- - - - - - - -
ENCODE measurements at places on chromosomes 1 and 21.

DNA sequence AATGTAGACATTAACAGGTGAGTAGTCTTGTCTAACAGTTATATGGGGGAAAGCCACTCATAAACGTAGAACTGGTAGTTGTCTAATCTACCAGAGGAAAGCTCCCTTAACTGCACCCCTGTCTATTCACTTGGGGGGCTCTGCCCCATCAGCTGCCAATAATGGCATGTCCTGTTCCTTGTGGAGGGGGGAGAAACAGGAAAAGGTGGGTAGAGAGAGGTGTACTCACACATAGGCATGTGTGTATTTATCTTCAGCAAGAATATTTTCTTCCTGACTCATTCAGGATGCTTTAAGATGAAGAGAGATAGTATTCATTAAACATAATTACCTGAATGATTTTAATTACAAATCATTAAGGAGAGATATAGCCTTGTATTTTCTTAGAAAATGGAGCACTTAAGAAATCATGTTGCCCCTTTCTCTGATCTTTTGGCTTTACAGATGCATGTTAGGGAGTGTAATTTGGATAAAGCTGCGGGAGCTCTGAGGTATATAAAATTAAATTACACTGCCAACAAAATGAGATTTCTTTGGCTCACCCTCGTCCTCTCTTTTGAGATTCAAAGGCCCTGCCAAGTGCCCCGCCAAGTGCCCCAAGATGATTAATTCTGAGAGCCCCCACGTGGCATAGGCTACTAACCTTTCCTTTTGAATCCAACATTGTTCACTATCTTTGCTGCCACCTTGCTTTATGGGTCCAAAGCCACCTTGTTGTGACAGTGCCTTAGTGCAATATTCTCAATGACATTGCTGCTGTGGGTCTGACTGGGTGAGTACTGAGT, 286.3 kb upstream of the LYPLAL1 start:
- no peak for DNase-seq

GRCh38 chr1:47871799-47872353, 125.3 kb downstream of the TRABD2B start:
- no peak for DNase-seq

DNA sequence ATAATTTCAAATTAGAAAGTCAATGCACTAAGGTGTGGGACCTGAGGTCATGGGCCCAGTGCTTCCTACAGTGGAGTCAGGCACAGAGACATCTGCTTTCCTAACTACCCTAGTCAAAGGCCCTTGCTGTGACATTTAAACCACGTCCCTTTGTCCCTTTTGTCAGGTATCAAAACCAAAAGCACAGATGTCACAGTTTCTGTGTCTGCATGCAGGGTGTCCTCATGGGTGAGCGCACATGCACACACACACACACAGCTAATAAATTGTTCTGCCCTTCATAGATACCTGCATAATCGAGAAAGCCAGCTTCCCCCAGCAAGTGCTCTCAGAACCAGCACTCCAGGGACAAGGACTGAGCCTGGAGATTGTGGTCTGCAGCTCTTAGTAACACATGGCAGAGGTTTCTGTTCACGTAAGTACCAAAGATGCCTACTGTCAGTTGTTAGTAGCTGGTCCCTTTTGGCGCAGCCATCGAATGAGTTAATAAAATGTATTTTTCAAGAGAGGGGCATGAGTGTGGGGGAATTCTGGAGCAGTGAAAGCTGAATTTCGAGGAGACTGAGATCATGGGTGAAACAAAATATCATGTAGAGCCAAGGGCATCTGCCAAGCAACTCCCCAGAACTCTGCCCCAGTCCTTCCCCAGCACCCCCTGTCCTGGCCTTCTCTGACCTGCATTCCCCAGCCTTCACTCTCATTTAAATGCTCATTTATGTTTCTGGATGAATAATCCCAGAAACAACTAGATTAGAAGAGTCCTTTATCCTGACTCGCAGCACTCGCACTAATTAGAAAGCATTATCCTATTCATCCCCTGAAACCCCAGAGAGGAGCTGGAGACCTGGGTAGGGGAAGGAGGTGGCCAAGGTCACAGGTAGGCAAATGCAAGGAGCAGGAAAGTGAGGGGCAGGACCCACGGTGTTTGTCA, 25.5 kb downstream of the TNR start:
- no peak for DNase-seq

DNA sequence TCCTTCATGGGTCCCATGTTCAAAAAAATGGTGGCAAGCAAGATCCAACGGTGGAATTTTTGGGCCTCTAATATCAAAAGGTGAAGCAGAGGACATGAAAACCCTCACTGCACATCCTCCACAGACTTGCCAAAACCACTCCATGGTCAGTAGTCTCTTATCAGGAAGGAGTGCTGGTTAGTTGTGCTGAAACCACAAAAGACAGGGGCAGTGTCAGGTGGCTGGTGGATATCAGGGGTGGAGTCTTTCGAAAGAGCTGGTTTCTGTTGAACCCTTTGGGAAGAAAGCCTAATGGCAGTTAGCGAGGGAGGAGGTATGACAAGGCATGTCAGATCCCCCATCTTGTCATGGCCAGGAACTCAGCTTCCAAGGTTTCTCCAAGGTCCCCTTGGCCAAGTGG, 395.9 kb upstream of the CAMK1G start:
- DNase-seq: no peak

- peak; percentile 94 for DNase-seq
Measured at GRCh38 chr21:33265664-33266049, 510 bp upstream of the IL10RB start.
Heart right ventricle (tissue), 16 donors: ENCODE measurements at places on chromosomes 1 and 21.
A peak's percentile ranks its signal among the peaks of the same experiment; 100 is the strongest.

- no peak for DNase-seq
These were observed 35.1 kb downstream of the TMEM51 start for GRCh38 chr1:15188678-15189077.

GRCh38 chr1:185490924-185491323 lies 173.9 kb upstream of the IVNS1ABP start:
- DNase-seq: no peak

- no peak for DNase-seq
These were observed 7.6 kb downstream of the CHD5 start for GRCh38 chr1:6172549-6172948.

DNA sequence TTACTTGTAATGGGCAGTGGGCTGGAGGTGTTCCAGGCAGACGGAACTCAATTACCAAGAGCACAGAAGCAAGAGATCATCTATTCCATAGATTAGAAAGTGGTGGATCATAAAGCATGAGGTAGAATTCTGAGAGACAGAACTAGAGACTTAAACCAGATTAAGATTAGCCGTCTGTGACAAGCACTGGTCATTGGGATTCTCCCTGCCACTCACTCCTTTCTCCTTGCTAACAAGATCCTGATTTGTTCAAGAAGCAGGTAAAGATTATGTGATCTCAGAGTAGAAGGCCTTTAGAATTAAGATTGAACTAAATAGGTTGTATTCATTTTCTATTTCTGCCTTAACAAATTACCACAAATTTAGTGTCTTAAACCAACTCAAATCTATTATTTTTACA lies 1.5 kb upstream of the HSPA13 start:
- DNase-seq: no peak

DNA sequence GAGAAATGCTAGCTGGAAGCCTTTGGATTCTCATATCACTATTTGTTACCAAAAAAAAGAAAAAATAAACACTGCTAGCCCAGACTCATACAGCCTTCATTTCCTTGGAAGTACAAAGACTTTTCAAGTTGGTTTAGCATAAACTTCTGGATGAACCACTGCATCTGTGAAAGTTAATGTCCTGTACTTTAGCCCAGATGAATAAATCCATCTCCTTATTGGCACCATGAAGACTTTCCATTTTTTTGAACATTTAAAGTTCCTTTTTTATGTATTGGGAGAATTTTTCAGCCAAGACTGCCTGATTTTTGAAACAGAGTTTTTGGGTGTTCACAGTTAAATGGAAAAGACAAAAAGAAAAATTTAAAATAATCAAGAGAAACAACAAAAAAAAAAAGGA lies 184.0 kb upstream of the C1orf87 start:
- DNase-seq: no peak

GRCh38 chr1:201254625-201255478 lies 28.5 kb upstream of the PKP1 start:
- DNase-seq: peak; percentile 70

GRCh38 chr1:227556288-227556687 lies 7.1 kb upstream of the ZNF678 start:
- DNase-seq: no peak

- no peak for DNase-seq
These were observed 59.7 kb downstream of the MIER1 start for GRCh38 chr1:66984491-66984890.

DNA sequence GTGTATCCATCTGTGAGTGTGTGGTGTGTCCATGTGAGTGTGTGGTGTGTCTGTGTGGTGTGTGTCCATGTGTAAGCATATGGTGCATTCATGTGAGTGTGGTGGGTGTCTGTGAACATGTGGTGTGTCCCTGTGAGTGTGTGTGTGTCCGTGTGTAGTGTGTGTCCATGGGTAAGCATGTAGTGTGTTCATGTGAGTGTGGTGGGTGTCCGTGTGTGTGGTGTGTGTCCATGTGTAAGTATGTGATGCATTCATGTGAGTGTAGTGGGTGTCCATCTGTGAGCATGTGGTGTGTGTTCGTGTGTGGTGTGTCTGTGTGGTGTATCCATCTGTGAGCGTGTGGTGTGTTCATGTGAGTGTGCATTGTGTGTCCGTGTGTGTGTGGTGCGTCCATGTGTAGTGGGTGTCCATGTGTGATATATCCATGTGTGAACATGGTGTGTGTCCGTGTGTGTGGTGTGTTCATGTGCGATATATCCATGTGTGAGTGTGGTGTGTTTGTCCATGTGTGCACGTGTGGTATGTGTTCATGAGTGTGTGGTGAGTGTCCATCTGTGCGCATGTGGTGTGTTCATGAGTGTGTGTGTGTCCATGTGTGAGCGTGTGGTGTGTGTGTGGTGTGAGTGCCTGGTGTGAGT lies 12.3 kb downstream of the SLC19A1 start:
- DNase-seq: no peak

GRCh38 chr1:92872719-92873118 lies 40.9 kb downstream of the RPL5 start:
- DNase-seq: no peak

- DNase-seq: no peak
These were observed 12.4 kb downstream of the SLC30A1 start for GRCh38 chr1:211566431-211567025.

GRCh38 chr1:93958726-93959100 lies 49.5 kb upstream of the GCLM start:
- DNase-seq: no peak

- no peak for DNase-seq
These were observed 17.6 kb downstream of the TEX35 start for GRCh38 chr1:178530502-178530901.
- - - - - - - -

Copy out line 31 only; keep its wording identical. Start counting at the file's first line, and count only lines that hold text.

- DNase-seq: no peak